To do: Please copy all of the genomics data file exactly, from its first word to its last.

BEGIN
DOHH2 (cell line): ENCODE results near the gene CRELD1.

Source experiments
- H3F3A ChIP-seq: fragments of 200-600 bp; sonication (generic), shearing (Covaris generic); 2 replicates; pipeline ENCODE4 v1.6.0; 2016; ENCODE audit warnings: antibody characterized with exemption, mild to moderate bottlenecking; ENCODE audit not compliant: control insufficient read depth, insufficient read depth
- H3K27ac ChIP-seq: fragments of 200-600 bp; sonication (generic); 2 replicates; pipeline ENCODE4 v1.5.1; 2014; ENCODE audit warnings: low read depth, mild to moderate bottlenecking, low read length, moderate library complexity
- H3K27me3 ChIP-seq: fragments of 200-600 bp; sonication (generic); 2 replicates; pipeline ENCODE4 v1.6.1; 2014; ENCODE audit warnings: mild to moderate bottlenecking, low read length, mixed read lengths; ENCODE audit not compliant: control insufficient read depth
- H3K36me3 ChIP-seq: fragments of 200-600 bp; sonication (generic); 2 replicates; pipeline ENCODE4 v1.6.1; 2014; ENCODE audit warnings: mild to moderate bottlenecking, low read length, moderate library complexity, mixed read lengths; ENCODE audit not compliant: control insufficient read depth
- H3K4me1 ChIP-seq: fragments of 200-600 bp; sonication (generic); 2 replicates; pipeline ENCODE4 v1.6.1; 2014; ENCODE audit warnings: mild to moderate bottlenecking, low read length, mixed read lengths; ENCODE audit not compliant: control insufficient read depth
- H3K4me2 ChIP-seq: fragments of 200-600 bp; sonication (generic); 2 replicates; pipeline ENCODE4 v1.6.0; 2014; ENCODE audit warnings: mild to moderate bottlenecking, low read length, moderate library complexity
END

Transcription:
DOHH2 (cell line): ENCODE results near the gene CRELD1.

Source experiments
- H3F3A ChIP-seq: fragments of 200-600 bp; sonication (generic), shearing (Covaris generic); 2 replicates; pipeline ENCODE4 v1.6.0; 2016; ENCODE audit warnings: antibody characterized with exemption, mild to moderate bottlenecking; ENCODE audit not compliant: control insufficient read depth, insufficient read depth
- H3K27ac ChIP-seq: fragments of 200-600 bp; sonication (generic); 2 replicates; pipeline ENCODE4 v1.5.1; 2014; ENCODE audit warnings: low read depth, mild to moderate bottlenecking, low read length, moderate library complexity
- H3K27me3 ChIP-seq: fragments of 200-600 bp; sonication (generic); 2 replicates; pipeline ENCODE4 v1.6.1; 2014; ENCODE audit warnings: mild to moderate bottlenecking, low read length, mixed read lengths; ENCODE audit not compliant: control insufficient read depth
- H3K36me3 ChIP-seq: fragments of 200-600 bp; sonication (generic); 2 replicates; pipeline ENCODE4 v1.6.1; 2014; ENCODE audit warnings: mild to moderate bottlenecking, low read length, moderate library complexity, mixed read lengths; ENCODE audit not compliant: control insufficient read depth
- H3K4me1 ChIP-seq: fragments of 200-600 bp; sonication (generic); 2 replicates; pipeline ENCODE4 v1.6.1; 2014; ENCODE audit warnings: mild to moderate bottlenecking, low read length, mixed read lengths; ENCODE audit not compliant: control insufficient read depth
- H3K4me2 ChIP-seq: fragments of 200-600 bp; sonication (generic); 2 replicates; pipeline ENCODE4 v1.6.0; 2014; ENCODE audit warnings: mild to moderate bottlenecking, low read length, moderate library complexity